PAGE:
Vanguard's study of seven large defined contribution plans found that “automatic enrollment improves participation rates for all race/ethnic groups, but the improvement is most dramatic for blacks and Hispanics.” Cynthia Pagliaro, Valley Forge, Pa.-based senior research analyst at Vanguard, said research has shown “that different races and cultures perceive savings and time horizons differently,” so the ease of auto enrollment may help in their decision to participate.
Vicor and Unity said automatic enrollment of new employees boosted 401(k) participation rates.
Once a Unity employee becomes eligible at six months, the company makes a nonelective contribution of 3% into the employee's 401(k) account, Mr. Buford said.
Unity's broker from Lockton Cos. L.L.C. in Dallas and human resources staff then meet with the group and explain that if employees take no action, they will be auto-enrolled at 3% deferral of their wages. That percentage automatically rises 1% a year. Employees can choose to defer up to 10% beginning in 2012, Mr. Buford said.
“If you look at the prevalence of auto-enrollment, that all came about because people weren't paying attention to communication” about their 401(k) plan, said Robyn Credico, senior retirement consultant at Towers Watson & Co. in Arlington Va.
Ms. Credico stressed that any communication aimed at increasing participation should be “a targeted campaign,” not a generic message that employees can tune out.
Communication is “absolutely” as important as auto-enrollment, Mr. Buford said. “We've had people pencil in a 10% deferral at the educational meetings, and that wouldn't happen” otherwise, he said. “Auto-enrollment is a great tool, but if employees start to see that money is going out of their paycheck and they don't have a sense why, they could call Prudential and say, "Change it to zero,'” he said.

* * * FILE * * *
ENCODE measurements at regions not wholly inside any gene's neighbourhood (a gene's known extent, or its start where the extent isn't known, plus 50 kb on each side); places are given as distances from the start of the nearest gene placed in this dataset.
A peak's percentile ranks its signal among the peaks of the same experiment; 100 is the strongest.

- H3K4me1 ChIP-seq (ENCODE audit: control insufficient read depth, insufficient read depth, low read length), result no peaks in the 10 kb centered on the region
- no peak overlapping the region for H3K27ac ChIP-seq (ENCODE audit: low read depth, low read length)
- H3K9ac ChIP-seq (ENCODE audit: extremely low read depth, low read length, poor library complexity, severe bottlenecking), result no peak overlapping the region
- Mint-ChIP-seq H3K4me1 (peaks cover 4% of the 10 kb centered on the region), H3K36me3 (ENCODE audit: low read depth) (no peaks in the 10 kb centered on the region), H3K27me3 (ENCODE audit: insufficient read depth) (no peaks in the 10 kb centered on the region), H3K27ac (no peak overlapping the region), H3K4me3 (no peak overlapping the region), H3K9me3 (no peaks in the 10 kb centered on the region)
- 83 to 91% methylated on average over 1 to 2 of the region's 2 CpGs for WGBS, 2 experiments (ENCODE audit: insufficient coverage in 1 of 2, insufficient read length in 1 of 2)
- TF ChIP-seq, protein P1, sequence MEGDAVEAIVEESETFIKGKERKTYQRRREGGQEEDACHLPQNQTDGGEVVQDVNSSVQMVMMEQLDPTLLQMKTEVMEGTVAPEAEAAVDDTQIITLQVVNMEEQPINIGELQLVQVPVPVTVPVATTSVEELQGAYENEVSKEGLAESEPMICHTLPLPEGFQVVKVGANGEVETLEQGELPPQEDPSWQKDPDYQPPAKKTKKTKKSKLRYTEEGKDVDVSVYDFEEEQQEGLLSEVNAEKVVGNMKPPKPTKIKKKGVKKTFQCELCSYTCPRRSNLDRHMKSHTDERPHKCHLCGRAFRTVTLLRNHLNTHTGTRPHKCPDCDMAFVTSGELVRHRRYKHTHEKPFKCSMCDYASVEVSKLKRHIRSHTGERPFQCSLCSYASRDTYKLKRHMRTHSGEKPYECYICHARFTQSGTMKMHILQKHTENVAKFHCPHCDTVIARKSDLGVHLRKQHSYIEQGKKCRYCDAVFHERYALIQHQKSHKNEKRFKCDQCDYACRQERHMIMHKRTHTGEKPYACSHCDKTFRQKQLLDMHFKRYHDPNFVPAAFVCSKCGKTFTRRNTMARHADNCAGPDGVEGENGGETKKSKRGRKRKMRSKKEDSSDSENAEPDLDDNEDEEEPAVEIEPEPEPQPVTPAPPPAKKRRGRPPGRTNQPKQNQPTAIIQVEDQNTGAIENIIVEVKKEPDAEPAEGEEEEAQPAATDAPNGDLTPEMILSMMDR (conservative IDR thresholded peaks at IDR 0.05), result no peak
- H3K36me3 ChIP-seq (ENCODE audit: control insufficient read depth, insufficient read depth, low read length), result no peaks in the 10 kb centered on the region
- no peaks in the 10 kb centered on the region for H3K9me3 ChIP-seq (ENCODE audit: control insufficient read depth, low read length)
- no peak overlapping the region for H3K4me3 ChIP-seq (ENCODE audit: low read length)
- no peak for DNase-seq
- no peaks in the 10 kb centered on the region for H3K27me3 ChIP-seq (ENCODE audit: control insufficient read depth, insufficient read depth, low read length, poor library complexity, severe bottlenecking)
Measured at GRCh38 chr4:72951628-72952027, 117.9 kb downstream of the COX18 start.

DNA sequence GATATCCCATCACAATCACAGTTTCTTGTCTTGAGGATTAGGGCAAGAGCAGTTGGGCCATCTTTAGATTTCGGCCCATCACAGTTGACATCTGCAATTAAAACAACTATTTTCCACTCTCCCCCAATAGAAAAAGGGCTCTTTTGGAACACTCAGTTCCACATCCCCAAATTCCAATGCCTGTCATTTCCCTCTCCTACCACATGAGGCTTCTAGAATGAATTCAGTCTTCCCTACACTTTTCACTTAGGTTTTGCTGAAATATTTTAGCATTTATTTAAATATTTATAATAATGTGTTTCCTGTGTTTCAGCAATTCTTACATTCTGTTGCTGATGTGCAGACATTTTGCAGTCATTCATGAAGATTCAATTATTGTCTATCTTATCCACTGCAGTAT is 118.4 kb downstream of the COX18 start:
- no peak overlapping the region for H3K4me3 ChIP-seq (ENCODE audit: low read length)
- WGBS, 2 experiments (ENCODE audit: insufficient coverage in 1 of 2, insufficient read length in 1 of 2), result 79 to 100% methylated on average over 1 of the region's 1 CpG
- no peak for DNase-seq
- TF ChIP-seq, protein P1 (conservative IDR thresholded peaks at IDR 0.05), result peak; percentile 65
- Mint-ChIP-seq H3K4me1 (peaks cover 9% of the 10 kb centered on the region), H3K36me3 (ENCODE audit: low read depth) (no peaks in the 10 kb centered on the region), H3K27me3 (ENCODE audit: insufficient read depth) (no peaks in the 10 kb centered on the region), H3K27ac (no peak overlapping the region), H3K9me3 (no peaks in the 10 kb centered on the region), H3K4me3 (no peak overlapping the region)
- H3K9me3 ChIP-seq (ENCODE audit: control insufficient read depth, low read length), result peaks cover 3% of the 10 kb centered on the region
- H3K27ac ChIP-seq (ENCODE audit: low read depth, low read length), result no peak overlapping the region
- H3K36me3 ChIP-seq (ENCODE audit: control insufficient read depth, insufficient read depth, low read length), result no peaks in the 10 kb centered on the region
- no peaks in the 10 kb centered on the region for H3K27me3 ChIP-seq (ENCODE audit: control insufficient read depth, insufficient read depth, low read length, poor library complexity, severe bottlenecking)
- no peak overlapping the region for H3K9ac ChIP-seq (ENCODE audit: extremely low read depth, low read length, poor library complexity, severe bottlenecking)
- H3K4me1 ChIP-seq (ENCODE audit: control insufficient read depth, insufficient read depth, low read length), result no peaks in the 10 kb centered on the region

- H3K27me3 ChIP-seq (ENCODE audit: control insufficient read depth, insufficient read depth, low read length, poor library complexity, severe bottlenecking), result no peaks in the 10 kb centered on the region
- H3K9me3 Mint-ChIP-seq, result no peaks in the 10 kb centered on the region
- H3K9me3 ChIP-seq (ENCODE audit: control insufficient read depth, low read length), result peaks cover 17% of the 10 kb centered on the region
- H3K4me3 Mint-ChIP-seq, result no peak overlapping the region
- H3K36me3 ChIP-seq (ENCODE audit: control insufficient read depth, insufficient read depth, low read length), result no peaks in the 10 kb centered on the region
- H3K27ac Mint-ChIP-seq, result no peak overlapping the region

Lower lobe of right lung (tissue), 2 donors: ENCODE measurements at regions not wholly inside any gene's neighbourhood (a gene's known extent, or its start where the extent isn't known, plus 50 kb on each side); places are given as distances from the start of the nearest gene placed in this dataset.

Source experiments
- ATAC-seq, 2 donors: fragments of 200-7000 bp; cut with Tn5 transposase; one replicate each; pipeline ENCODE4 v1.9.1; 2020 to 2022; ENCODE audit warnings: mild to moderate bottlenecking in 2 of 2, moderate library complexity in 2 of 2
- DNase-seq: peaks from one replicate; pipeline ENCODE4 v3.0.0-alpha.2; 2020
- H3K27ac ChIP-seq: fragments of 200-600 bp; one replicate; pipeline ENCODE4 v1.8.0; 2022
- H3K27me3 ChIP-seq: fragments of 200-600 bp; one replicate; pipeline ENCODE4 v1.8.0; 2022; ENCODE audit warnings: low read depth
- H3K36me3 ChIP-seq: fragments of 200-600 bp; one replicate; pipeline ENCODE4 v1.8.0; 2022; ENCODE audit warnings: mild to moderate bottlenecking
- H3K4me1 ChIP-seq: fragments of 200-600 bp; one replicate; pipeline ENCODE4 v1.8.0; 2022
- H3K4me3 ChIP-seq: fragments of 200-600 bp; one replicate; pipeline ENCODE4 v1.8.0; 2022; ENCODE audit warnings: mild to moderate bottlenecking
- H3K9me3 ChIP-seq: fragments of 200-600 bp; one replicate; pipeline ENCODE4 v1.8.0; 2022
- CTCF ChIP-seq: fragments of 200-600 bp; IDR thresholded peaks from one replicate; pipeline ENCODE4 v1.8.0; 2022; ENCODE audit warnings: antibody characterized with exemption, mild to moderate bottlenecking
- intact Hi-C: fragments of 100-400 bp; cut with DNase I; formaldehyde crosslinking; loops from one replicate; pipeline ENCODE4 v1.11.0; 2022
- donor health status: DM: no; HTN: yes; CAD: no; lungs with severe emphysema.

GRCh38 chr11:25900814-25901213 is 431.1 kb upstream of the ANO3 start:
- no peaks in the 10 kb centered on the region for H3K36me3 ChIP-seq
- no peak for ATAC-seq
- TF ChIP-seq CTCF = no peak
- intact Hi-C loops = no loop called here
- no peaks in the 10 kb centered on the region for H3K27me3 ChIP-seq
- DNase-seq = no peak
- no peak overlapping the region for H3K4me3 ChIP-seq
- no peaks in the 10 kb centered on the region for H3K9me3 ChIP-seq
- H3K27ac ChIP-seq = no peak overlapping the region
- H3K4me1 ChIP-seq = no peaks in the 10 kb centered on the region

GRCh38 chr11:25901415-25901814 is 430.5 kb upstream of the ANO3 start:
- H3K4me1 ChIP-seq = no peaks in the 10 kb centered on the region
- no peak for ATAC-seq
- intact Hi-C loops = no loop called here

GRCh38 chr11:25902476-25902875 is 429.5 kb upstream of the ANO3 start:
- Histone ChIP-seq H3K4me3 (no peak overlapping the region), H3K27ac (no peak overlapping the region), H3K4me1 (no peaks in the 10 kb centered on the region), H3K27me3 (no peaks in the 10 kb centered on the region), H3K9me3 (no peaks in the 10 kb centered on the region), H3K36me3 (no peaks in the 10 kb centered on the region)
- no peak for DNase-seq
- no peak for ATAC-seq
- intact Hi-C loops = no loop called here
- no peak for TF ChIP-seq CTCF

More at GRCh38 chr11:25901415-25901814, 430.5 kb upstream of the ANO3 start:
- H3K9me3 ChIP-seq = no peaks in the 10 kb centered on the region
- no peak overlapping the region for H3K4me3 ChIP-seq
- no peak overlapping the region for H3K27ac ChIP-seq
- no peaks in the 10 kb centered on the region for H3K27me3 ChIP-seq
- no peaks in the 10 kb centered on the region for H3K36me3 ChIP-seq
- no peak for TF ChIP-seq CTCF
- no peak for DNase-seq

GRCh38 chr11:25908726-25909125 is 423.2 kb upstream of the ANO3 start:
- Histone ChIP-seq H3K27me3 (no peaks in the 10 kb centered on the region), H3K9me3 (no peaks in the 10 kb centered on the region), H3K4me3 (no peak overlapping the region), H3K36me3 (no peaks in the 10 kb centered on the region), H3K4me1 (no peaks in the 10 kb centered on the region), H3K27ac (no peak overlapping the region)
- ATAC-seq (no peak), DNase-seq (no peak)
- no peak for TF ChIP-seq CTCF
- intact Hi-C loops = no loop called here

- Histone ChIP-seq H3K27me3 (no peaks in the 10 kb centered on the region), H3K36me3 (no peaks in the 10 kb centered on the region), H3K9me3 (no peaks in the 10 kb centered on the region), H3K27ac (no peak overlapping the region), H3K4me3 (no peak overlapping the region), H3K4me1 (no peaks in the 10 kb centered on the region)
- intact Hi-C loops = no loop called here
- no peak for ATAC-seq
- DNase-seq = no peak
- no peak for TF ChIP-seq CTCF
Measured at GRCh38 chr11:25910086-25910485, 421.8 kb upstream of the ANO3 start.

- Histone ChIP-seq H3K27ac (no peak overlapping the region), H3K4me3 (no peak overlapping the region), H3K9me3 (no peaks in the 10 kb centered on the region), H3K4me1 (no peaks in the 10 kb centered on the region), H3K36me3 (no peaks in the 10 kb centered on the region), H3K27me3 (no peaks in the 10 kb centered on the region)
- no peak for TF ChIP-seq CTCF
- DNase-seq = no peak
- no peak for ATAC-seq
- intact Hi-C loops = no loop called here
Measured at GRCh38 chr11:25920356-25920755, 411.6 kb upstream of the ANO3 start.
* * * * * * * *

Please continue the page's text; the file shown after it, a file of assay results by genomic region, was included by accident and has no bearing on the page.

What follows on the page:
Vicor and Unity offer Prudential's GoalMaker, an online asset-allocation tool that is “especially good for someone who doesn't have a good understanding of investment,” said Jamie McInnes, senior vp and chief operating officer—total retirement solutions at Prudential Retirement in Newark, N.J.
“One of the biggest things that scares people is: What investments do I choose?” GoalMaker selects investments based on a person's time until retirement and risk tolerance. “When people see how easy that is, the scary part of participation starts to go away,” Mr. McInnes said.
“Using GoalMaker is something we stress,” said Mr. Buford. “The convenience and ease of use appeals to them.” The tool periodically rebalances a portfolio “even if there's no attention paid to it. And it's all explained in Spanish,” he said.
A 401(k) plan is effective for employee recruitment and retention, experts said. By offering a 401(k) with a company match, employees “see we care about their future,” Mr. Buford said. With education and communication, “it maximizes their feeling that as an employer we really want them to take advantage of the benefits of working here.”
Fundamental obstacles keep nonnative English speakers from investing in 401(k) plans, say experts who work with midsize employers.